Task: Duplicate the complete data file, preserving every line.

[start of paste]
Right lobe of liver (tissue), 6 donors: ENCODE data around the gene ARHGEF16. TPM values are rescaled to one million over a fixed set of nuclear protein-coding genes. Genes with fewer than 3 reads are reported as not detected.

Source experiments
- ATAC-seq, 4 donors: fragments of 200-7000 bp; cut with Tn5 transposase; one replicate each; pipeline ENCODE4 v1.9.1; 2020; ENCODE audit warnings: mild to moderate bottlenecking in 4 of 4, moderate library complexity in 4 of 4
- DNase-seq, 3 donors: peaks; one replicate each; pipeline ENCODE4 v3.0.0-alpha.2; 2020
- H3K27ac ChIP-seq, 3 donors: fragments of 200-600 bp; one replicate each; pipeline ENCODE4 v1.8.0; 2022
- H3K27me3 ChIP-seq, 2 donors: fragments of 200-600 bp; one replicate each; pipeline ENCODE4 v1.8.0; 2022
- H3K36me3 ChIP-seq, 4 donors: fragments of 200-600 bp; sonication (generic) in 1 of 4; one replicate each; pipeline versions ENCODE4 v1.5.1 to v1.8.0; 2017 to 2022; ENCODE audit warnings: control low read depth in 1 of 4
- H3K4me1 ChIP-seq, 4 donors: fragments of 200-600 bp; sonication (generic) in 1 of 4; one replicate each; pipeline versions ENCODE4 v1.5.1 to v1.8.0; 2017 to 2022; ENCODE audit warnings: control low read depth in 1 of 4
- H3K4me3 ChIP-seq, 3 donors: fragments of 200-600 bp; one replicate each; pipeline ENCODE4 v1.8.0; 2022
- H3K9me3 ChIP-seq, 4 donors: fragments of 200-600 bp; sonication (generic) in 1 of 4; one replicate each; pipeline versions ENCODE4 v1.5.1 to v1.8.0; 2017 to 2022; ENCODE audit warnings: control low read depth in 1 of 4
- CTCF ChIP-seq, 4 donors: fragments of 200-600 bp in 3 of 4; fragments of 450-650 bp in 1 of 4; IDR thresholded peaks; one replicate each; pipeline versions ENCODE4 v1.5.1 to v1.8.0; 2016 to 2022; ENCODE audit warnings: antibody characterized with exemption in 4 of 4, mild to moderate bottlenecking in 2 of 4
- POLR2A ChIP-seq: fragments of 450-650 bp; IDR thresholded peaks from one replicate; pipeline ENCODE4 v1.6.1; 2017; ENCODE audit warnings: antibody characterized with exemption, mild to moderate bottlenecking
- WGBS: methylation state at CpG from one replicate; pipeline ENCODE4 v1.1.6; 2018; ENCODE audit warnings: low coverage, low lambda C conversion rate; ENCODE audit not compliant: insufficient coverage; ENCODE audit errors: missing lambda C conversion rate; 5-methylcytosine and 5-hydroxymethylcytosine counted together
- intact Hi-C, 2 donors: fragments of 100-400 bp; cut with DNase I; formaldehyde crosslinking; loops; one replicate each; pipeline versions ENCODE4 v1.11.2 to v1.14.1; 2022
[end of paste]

Right lobe of liver (tissue), 6 donors: ENCODE data around the gene ARHGEF16. TPM values are rescaled to one million over a fixed set of nuclear protein-coding genes. Genes with fewer than 3 reads are reported as not detected.

Source experiments
- ATAC-seq, 4 donors: fragments of 200-7000 bp; cut with Tn5 transposase; one replicate each; pipeline ENCODE4 v1.9.1; 2020; ENCODE audit warnings: mild to moderate bottlenecking in 4 of 4, moderate library complexity in 4 of 4
- DNase-seq, 3 donors: peaks; one replicate each; pipeline ENCODE4 v3.0.0-alpha.2; 2020
- H3K27ac ChIP-seq, 3 donors: fragments of 200-600 bp; one replicate each; pipeline ENCODE4 v1.8.0; 2022
- H3K27me3 ChIP-seq, 2 donors: fragments of 200-600 bp; one replicate each; pipeline ENCODE4 v1.8.0; 2022
- H3K36me3 ChIP-seq, 4 donors: fragments of 200-600 bp; sonication (generic) in 1 of 4; one replicate each; pipeline versions ENCODE4 v1.5.1 to v1.8.0; 2017 to 2022; ENCODE audit warnings: control low read depth in 1 of 4
- H3K4me1 ChIP-seq, 4 donors: fragments of 200-600 bp; sonication (generic) in 1 of 4; one replicate each; pipeline versions ENCODE4 v1.5.1 to v1.8.0; 2017 to 2022; ENCODE audit warnings: control low read depth in 1 of 4
- H3K4me3 ChIP-seq, 3 donors: fragments of 200-600 bp; one replicate each; pipeline ENCODE4 v1.8.0; 2022
- H3K9me3 ChIP-seq, 4 donors: fragments of 200-600 bp; sonication (generic) in 1 of 4; one replicate each; pipeline versions ENCODE4 v1.5.1 to v1.8.0; 2017 to 2022; ENCODE audit warnings: control low read depth in 1 of 4
- CTCF ChIP-seq, 4 donors: fragments of 200-600 bp in 3 of 4; fragments of 450-650 bp in 1 of 4; IDR thresholded peaks; one replicate each; pipeline versions ENCODE4 v1.5.1 to v1.8.0; 2016 to 2022; ENCODE audit warnings: antibody characterized with exemption in 4 of 4, mild to moderate bottlenecking in 2 of 4
- POLR2A ChIP-seq: fragments of 450-650 bp; IDR thresholded peaks from one replicate; pipeline ENCODE4 v1.6.1; 2017; ENCODE audit warnings: antibody characterized with exemption, mild to moderate bottlenecking
- WGBS: methylation state at CpG from one replicate; pipeline ENCODE4 v1.1.6; 2018; ENCODE audit warnings: low coverage, low lambda C conversion rate; ENCODE audit not compliant: insufficient coverage; ENCODE audit errors: missing lambda C conversion rate; 5-methylcytosine and 5-hydroxymethylcytosine counted together
- intact Hi-C, 2 donors: fragments of 100-400 bp; cut with DNase I; formaldehyde crosslinking; loops; one replicate each; pipeline versions ENCODE4 v1.11.2 to v1.14.1; 2022